Saturday, October 24, 2009

Following your passion

Mike Rowe, the Dirty Jobs guy, addresses the issue of following your passion in a wide-ranging talk. Money quote: "Follow your passion? Worst advice I ever got." ( )

I'm not sure that Mr. Rowe is making the correct conclusion about success and passion. Sounds like the passion of the pig farmer who lives in Vegas making a great living feeding his pigs the casino food waste is perhaps making a comfortable living, and he found a clever way to do it (perhaps finding the clever way to best the system is his passion.)

I think defining passion is a tricky business. A passion doesn't have to be playing the violin. Some peoples' passion is simply to be useful--and beyond that they may or may not have creative impulses. When we talk about helping our children to follow their passion, we are not suggesting they become marginal to society and seek out the obscure, rather that they grow into their own skin, that they own themselves, that they are able to define with clarity what their place in the world is.

There are leaders and there are followers, there are pacifists and fighters, there are those who make music and those who enjoy others making music. It takes all to make a world, and if we make that world through a higher consciousness the outcome should be not a happy joy fest, but a richer fuller existence for all.

And finally, this is a life long process. Passions are not all formed by birth; as we grow and change, our passions may grow and change. As parents it is our job to keep holding space for our children to explore that with consciousness. As humans it is our responsibility to hold space for ourselves and everyone else in the same way, suspending judgment and being fully present now.

Sunday, April 19, 2009

Taking a bigger perspective

There is a great gentleness which comes into play when we connect with the present moment, a sense of being nurtured. What is it to feel nurtured? The feeling of being held with unconditional love without judgement. When we step into the center of the circle of the present moment through meditation, yoga, or even simple mindfulness that circle holds us in a nurturing embrace. That is why when we take time to practice or be mindful we feel so much clearer and so much more able to love ourselves and the world. Then we are in a position to meet each challenge as a teaching moment.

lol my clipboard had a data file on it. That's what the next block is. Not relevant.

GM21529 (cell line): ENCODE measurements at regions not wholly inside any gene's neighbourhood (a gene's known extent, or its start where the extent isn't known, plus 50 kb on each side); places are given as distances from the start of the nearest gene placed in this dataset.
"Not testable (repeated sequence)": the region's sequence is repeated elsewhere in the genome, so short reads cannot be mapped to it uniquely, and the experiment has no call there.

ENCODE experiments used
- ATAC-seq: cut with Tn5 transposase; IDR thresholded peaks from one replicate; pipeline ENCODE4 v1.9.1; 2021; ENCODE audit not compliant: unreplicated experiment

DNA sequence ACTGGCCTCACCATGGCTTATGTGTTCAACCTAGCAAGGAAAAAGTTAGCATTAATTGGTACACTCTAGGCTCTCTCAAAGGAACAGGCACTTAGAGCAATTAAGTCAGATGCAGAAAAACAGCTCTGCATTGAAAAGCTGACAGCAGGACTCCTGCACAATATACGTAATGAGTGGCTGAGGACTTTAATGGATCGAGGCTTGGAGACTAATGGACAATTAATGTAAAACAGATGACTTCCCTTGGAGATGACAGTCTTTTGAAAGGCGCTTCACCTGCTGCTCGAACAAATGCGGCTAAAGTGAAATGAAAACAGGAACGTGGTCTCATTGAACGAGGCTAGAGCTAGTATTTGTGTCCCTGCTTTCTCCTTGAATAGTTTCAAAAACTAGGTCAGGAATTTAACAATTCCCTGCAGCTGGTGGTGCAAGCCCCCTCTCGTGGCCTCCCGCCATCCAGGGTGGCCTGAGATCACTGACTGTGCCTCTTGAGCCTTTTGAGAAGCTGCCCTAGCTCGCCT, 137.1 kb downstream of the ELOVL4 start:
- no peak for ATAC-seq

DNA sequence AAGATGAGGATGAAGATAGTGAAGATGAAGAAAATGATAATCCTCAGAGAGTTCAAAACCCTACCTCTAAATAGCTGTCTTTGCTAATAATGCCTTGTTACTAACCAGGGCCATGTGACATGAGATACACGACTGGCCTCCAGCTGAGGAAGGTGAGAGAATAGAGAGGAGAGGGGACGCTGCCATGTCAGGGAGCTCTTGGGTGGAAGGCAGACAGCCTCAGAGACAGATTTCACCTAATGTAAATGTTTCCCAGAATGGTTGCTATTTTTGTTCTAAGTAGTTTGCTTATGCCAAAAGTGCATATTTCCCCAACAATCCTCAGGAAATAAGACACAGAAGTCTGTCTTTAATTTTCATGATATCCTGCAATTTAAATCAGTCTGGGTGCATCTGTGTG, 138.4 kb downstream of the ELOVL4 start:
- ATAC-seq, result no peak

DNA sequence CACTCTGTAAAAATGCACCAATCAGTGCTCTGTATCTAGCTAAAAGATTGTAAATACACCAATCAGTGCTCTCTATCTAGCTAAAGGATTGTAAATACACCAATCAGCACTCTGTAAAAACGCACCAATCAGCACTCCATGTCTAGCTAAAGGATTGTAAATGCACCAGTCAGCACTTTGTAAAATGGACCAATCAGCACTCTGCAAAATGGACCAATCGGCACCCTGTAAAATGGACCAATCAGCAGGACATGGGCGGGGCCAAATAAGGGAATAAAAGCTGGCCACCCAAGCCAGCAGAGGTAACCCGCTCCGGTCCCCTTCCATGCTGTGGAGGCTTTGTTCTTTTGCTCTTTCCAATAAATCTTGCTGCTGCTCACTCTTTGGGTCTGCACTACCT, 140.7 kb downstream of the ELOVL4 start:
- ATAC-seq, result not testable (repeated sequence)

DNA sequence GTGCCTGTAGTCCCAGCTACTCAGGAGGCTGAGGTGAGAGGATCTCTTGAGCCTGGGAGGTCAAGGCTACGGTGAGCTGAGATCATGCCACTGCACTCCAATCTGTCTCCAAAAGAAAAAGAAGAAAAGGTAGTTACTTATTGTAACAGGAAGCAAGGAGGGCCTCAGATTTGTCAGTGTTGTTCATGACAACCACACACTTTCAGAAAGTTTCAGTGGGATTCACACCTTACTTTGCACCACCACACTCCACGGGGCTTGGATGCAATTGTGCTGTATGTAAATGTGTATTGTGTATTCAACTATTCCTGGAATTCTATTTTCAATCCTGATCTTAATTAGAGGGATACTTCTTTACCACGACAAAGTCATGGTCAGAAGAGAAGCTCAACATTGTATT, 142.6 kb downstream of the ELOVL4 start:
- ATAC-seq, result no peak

Being mindful towards each moment transforms our experiences from a series of events (to be qualified and sorted into good, bad, memorable, difficult) into a flowing of life. Then it is as if we stand in the middle of a stream which flows around us. We still notice how events make us feel. In this we recognize our humanity -- our vulnerability helps our compassion grow and being in a place of allowing, keeps us grounded in the stream.

Thus our task is to be in the stream and stay alive to its movements, not to let our eyes glaze over. And when we glaze over, and for a span of time we go to sleep, then we must be aware enough to wake ourselves up. Or else the universe will do it for us with a challenge or "accident". We must keep pinching ourselves to stay awake to be truly alive.

Monday, February 16, 2009


Many "new age" gurus talk about finding joy, or bliss in each moment. But they also speak of being truly aware of all of our emotions. I used to wonder how one can be in bliss in a moment of anger or sorrow because anger and sorrow are as much human emotions as joy.

What I begin to understand is that each of us can find the joy in each moment. But joy doesn't necessarily mean happiness, as in a warm fuzzy feeling, but rather a sense of wonder and being alive for all that is right now even in a moment of sadness or anger--to be able to notice all of it. And within that dwells the wonder that, "I am here to witness this" whatever "this" may be. That is joy.